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I was reading through Stephen Hawking's explanation of 2-dimensional space. In that he mentioned that it will be very difficult to design a living being that could exist only in 2 spatial dimension. What are the fundamental problems arise with a being living in only 2 spatial dimensions?

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We don't know all the laws of physics for 2d. Hawking's argument, mentioned in this answer, may seem plausible if we insist to use the same blueprints of our world to a 2D one. But even so, there are living beings whose digestive system doesn't prevent them for being simple connected. They are coelenterata and cnidaria, and have only one opening, both for "input" and for "output":

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Other argument, raised by Eddington, and reiterated by Tegmark, is that the atoms and the solar systems would not be stable, because gravity and electric forces would no longer vary with the inverse square of the distance. This, again, if we want to apply the same rules. This argument is a bit surprising as coming from Tegmark, who made it in the context of his mathematical universe hypothesis. He argued that any possible universe, described by any possible mathematical structure, exists, but we live in one which allows for intelligent life, and unstable orbits would not allow. If we consider all possible worlds, why consider that the Poisson equation should be valid in all?

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    $\begingroup$ +1. Indeed, there are plenty of successful living beings (the majority of individual life forms on the planet, in fact) that have no digestive system, e.g. pick any unicellular organism. So this comment from Hawking speaks more to his ignorance of biology/lack of imagination than any kind of deep truth. $\endgroup$ Commented Sep 19, 2013 at 15:10
  • $\begingroup$ You are correct that there are life forms that only have one large opening for digestions but what about the small openings in the membranes? Every life form uses ion channels to regulate/transport metabolic products in and out of the cell. These channels would need to be hold together by electrostatic forces or something similar in a 2D world. $\endgroup$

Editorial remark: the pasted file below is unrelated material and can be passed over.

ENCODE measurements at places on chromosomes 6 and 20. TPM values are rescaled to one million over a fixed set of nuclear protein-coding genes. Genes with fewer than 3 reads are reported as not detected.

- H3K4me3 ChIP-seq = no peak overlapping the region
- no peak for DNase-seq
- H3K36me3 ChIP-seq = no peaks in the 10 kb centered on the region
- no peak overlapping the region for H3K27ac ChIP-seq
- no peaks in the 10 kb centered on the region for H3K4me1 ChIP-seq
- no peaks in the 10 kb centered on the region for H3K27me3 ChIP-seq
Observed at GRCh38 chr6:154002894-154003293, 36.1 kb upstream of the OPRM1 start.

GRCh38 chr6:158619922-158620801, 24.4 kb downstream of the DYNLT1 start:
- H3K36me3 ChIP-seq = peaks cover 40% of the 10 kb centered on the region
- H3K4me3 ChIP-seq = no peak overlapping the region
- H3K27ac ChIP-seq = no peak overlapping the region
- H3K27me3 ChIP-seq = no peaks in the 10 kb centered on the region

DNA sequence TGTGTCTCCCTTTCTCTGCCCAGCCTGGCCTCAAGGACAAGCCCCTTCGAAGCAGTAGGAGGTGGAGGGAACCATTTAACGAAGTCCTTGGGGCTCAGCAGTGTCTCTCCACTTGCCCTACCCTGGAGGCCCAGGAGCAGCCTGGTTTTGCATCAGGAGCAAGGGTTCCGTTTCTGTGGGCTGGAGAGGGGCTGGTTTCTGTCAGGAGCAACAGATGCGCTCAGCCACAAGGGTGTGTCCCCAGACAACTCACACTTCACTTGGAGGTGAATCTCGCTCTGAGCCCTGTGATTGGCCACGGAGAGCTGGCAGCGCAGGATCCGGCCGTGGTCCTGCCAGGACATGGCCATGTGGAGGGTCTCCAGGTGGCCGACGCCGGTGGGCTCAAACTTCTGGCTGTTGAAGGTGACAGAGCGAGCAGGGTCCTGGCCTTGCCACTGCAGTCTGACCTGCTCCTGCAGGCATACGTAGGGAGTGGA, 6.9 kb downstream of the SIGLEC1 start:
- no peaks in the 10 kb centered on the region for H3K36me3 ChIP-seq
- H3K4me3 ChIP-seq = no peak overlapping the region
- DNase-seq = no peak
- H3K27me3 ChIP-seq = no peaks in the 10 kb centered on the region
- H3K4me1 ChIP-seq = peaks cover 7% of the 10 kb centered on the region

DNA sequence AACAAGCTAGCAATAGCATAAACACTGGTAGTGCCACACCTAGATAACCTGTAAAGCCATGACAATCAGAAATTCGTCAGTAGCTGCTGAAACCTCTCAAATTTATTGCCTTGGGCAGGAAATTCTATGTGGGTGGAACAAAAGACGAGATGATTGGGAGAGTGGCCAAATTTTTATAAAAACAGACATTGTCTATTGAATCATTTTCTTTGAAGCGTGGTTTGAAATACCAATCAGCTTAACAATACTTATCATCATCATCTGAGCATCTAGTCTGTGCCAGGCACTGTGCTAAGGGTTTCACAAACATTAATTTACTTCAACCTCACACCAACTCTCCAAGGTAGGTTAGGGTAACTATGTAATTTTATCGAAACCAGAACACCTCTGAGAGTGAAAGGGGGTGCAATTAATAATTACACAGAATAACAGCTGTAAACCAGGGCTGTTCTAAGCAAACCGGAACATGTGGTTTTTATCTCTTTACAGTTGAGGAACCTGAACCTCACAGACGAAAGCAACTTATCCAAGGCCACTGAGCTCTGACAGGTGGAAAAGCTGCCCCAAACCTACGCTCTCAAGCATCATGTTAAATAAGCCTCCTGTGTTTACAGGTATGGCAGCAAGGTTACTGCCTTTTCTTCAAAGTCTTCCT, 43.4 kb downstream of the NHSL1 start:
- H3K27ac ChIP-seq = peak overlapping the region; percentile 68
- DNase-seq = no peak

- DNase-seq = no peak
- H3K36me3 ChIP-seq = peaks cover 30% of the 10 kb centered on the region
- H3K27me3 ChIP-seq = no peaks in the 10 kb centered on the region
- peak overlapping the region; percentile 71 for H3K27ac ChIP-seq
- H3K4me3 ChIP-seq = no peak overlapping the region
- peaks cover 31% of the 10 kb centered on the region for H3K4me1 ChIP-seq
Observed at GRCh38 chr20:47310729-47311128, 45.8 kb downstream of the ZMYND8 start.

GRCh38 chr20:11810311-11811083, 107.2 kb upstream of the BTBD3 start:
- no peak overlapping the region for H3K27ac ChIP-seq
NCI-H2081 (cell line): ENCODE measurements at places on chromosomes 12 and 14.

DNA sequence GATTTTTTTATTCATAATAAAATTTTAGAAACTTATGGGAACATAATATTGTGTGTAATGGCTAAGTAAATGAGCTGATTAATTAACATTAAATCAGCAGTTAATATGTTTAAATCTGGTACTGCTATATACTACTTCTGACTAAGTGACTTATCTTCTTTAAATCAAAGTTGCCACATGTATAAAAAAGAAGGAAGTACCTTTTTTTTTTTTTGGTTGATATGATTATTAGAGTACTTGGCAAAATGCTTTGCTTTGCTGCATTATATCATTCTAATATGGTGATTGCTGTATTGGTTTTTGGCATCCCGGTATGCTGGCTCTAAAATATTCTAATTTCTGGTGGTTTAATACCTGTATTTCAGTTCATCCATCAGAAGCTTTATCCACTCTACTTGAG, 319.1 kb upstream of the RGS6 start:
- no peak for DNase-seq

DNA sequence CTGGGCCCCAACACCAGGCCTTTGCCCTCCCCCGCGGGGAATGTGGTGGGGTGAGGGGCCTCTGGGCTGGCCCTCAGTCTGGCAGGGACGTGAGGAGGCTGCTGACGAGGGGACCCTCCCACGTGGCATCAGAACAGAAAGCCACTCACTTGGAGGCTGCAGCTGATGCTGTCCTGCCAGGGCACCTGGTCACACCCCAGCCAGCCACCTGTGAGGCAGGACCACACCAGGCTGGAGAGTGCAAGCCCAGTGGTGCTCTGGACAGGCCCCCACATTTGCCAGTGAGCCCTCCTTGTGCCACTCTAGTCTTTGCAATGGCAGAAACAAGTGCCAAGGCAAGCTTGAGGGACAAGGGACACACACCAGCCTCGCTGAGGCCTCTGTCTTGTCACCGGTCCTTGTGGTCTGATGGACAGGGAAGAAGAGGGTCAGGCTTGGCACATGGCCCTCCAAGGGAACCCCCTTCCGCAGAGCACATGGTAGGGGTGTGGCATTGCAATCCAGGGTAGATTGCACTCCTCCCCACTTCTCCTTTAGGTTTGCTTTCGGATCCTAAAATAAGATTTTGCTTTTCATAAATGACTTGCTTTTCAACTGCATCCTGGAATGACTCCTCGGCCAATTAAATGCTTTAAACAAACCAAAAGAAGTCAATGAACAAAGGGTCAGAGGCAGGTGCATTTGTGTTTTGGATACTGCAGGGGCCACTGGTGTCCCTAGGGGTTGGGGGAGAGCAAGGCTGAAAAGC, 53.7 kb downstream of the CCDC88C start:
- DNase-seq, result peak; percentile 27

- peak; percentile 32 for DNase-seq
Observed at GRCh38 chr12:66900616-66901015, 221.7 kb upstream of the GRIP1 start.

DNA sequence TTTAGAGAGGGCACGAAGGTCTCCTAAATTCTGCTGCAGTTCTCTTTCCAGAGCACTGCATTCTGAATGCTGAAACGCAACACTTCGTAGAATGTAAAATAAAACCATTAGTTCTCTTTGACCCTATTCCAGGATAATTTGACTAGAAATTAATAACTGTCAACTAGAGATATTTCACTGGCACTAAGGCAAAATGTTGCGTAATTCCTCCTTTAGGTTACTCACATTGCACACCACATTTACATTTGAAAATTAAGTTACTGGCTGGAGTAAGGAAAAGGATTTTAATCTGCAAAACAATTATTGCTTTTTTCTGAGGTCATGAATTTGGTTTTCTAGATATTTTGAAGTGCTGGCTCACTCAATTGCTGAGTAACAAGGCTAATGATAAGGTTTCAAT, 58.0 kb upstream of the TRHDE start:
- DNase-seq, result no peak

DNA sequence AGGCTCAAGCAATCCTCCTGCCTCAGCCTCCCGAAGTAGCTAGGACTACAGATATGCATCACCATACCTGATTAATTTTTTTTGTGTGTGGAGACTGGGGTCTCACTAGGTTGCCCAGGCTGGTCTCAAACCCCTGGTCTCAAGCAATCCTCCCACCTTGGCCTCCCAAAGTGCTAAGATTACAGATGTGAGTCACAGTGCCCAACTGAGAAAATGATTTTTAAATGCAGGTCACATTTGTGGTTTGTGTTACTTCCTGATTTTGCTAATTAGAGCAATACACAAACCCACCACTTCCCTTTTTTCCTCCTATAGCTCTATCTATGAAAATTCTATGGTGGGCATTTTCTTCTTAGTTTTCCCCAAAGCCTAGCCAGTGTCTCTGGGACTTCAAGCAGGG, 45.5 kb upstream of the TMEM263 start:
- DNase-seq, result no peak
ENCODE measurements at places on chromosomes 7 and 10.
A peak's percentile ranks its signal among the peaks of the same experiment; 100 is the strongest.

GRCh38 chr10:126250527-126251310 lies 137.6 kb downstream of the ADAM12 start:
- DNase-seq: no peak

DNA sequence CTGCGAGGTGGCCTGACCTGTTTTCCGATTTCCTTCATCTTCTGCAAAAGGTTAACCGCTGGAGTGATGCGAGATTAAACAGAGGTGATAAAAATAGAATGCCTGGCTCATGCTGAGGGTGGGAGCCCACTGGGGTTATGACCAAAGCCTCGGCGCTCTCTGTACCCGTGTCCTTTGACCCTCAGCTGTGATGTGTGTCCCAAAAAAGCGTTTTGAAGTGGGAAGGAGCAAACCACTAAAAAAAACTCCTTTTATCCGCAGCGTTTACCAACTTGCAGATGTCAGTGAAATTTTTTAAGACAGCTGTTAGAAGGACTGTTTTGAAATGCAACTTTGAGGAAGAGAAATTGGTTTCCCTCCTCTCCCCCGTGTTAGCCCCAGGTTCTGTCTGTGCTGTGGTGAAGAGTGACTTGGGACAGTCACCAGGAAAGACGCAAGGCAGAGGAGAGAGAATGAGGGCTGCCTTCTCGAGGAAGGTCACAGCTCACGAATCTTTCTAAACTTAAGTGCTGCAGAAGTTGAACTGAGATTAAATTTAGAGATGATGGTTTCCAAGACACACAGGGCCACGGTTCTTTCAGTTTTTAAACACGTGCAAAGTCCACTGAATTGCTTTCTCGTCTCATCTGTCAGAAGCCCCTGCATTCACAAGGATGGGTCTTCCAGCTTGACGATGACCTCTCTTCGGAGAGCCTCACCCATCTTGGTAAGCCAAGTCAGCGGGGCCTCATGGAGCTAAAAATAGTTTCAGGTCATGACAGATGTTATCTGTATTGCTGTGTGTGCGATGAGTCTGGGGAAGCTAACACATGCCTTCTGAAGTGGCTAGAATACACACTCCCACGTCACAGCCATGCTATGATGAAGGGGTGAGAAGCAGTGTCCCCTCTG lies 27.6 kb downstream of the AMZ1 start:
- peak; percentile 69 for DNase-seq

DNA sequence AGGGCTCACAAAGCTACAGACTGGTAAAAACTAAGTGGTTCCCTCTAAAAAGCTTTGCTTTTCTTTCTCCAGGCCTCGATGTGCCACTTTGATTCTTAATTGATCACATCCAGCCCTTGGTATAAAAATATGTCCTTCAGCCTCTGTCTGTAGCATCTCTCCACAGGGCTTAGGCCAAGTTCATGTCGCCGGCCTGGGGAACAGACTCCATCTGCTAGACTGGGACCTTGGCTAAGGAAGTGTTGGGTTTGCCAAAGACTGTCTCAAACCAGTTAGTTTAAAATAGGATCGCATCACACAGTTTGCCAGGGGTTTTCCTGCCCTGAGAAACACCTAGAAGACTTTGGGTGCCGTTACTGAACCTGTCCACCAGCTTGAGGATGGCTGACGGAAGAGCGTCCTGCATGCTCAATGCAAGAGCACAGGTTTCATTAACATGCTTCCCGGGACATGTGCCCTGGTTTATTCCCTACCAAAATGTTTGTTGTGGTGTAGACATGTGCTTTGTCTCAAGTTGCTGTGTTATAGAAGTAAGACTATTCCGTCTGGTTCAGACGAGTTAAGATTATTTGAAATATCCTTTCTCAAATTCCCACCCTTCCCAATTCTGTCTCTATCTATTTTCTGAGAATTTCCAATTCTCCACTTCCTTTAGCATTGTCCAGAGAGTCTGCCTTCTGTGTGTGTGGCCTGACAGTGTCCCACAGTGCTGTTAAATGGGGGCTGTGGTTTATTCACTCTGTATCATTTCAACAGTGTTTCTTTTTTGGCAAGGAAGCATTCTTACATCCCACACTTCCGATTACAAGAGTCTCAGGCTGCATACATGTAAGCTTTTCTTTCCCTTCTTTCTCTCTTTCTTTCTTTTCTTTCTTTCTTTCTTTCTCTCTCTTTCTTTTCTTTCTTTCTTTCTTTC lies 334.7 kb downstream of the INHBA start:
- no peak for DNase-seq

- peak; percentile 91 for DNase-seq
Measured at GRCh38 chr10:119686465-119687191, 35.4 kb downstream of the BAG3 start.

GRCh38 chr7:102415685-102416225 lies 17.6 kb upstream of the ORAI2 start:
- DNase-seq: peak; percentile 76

– Alexander
    Commented Sep 21, 2013 at 11:42
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I have read similar statements in his Brief History of Time. His argument is that in 2 spatial dimensions, a creature could have no digestive system etc without failing into separate pieces, since a path would have run right through the creature...

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  • $\begingroup$ not sure why the creature would fall apart. the path could bind the two pieces of the creature $\endgroup$ Commented Sep 19, 2013 at 12:37
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    $\begingroup$ Think of any 2D shape you like, and try to draw a line into and out of the shape, without cutting the shape into two pieces that could fall apart... $\endgroup$
    – innisfree
    Commented Sep 19, 2013 at 12:39
  • $\begingroup$ But if the path lies at the edge(boundary) of a 2D shape, then the shape can remain intact. In that scenario the creature will not take food inside the body but energy. $\endgroup$ Commented Sep 19, 2013 at 12:47
  • $\begingroup$ @DImension10AbhimanyuPS are you both suggesting that a creature could digest food outside/on the surface of its body? Yes this bypasses Hawking's argument. $\endgroup$
    – innisfree
    Commented Sep 19, 2013 at 12:51
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The Weyl Tensor vanishes in 3 dimensions, which means there is no vacuum gravity (since the Einstein field equations imply $R_{\mu\nu}=0$ in a vacuum). Most of the interesting gravitational effects we know are a result of vacuum gravity, including apples falling, and stuff having orbits.

Note that even Newtonian gravity is sufficient to show that there are no stable orbits -- see this video summary by 3blue1brown of Feynman's argument as to the existence of stable elliptical orbits in 3 dimensions.

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  • $\begingroup$ Why would Weyl=0 be a disadvantage? I can think of a world without tides (I live near the sea, with no tides). Moreover, Weyl=0 would solve the problem of quantum gravity (S. Carlip. Lectures in (2+1)-dimensional gravity. J.Korean Phys.Soc, 28:S447{S467, 1995. arXiv:grqc/9503024) $\endgroup$ Commented Sep 19, 2013 at 14:40
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    $\begingroup$ @CristiStoica: Did you read the part about the EFE? Except in the presence of a non-vanishing SEM tensor, there would be zero gravity. And "Solving the problem of qg" is just an advantage for human brains. $\endgroup$ Commented Sep 21, 2013 at 2:06
  • $\begingroup$ Yes, there will be zero gravity outside matter, and this is a good argument (for which I +1 you. btw, you did not get -1 from me) you probably should make more explicit. But gravity outside matter would be anyway useless, since there will be no stable orbits anyway. 'And "Solving the problem of qg" is just an advantage for human brains.' I agree, for a flat mind this maybe will not be interesting :) $\endgroup$ Commented Sep 21, 2013 at 5:53
  • $\begingroup$ @CristiStoica: "you probably should make more explicit" Ok, done. $\endgroup$ Commented Sep 21, 2013 at 6:31

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